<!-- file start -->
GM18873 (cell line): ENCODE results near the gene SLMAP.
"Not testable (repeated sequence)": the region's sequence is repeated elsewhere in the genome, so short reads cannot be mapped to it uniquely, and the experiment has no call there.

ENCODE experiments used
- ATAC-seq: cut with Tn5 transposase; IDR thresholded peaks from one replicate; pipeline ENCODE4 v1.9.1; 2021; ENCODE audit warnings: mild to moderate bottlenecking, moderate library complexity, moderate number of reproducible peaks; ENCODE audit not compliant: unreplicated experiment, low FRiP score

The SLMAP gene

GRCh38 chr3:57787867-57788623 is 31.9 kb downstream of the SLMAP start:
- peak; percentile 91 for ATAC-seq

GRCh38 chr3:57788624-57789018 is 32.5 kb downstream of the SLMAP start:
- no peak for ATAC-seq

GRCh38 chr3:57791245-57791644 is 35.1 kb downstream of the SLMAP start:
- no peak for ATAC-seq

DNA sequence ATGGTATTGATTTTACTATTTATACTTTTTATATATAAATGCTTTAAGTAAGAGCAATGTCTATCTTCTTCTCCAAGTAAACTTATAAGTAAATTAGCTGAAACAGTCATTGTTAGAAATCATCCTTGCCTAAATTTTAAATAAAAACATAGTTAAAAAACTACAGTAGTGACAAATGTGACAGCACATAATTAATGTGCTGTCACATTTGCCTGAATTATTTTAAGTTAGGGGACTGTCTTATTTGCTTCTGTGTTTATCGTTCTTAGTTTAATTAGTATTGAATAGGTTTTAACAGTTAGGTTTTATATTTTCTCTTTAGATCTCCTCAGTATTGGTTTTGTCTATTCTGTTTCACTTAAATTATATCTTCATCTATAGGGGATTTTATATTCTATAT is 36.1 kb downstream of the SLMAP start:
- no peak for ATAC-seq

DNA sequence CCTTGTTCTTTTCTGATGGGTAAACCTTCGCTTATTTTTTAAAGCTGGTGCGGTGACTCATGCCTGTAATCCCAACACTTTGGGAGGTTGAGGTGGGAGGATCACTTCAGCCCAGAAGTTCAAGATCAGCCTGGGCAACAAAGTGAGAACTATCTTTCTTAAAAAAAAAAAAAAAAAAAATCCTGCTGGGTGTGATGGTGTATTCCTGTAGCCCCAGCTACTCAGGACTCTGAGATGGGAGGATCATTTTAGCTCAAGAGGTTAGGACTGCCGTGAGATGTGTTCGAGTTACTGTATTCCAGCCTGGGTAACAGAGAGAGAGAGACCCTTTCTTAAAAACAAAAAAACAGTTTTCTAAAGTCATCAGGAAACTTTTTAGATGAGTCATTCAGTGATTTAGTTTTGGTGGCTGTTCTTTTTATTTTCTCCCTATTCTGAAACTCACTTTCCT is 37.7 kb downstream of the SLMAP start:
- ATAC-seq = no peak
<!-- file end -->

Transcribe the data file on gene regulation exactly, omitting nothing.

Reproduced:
GM18873 (cell line): ENCODE results near the gene SLMAP.
"Not testable (repeated sequence)": the region's sequence is repeated elsewhere in the genome, so short reads cannot be mapped to it uniquely, and the experiment has no call there.

ENCODE experiments used
- ATAC-seq: cut with Tn5 transposase; IDR thresholded peaks from one replicate; pipeline ENCODE4 v1.9.1; 2021; ENCODE audit warnings: mild to moderate bottlenecking, moderate library complexity, moderate number of reproducible peaks; ENCODE audit not compliant: unreplicated experiment, low FRiP score

The SLMAP gene

GRCh38 chr3:57787867-57788623 is 31.9 kb downstream of the SLMAP start:
- peak; percentile 91 for ATAC-seq

GRCh38 chr3:57788624-57789018 is 32.5 kb downstream of the SLMAP start:
- no peak for ATAC-seq

GRCh38 chr3:57791245-57791644 is 35.1 kb downstream of the SLMAP start:
- no peak for ATAC-seq

DNA sequence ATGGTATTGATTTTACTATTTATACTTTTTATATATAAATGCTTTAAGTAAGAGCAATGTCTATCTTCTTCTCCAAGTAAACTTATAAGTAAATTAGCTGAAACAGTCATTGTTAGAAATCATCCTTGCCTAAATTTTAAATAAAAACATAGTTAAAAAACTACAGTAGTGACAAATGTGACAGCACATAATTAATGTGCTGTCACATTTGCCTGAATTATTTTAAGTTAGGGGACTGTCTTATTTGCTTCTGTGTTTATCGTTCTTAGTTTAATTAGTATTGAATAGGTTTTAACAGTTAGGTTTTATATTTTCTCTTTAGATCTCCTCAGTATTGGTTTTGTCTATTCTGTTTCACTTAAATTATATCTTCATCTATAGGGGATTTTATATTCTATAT is 36.1 kb downstream of the SLMAP start:
- no peak for ATAC-seq

DNA sequence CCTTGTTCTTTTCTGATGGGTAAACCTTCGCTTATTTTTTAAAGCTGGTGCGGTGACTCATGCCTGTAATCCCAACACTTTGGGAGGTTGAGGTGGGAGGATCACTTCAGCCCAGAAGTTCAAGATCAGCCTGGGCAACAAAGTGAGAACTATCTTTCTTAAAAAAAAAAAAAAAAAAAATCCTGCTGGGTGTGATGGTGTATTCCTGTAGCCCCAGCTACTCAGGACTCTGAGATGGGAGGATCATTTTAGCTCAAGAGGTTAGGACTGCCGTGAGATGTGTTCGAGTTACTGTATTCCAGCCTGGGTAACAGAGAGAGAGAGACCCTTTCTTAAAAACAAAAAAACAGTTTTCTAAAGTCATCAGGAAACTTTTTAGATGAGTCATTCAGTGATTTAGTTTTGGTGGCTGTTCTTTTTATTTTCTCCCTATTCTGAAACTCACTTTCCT is 37.7 kb downstream of the SLMAP start:
- ATAC-seq = no peak